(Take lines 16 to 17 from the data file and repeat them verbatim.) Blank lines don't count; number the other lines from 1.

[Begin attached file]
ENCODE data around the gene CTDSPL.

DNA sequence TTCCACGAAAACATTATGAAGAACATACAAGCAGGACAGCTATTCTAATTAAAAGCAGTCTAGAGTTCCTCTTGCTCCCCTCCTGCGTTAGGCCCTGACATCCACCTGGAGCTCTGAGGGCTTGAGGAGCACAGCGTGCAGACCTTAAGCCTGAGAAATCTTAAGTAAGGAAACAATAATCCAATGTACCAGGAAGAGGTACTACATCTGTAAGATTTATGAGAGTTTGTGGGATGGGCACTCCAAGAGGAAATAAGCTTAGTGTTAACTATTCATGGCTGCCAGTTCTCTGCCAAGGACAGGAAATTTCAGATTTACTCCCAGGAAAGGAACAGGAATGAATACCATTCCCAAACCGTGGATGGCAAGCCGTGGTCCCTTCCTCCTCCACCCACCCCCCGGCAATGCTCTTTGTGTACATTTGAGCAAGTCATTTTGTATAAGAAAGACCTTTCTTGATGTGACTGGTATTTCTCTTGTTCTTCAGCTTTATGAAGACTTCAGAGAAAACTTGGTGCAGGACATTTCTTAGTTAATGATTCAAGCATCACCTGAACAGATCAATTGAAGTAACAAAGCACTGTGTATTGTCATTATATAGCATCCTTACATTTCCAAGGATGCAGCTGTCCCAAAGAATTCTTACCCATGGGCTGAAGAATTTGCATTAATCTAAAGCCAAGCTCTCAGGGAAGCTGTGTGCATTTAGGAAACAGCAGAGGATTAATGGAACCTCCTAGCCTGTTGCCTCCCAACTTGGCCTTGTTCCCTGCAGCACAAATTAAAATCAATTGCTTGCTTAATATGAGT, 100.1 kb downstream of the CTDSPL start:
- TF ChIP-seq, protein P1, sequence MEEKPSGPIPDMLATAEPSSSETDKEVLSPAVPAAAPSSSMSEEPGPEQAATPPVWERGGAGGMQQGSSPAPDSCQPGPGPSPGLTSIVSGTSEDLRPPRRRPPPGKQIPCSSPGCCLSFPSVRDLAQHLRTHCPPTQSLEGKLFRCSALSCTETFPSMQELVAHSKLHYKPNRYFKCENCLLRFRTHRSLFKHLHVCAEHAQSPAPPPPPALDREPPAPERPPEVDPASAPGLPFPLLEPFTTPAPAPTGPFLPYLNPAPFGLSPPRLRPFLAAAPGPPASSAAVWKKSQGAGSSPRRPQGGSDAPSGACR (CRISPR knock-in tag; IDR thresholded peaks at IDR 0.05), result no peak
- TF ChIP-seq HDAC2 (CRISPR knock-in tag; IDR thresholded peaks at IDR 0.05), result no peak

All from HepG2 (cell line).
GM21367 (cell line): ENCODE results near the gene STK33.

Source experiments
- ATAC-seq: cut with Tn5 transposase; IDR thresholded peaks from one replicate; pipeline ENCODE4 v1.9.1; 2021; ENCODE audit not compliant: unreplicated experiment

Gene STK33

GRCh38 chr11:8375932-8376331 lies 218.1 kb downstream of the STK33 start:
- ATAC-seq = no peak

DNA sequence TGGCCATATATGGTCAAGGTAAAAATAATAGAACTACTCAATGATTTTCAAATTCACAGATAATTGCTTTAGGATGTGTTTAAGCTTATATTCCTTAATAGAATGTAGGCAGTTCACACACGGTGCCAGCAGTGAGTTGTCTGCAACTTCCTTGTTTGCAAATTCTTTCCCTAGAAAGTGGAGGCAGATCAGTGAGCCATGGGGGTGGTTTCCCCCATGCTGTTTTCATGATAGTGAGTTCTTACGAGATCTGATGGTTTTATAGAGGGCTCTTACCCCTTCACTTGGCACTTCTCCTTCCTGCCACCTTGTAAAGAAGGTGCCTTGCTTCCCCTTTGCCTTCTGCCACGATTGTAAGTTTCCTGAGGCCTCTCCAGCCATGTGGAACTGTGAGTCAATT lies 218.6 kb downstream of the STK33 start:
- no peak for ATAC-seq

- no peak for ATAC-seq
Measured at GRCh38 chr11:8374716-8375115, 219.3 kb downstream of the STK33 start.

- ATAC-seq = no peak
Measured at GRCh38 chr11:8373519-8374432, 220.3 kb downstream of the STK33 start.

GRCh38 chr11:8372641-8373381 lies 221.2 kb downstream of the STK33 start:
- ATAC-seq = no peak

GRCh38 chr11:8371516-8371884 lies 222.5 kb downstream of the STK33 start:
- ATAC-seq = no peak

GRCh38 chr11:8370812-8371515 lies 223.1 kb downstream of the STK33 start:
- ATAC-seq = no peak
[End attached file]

- ATAC-seq = no peak
Measured at GRCh38 chr11:8373519-8374432, 220.3 kb downstream of the STK33 start.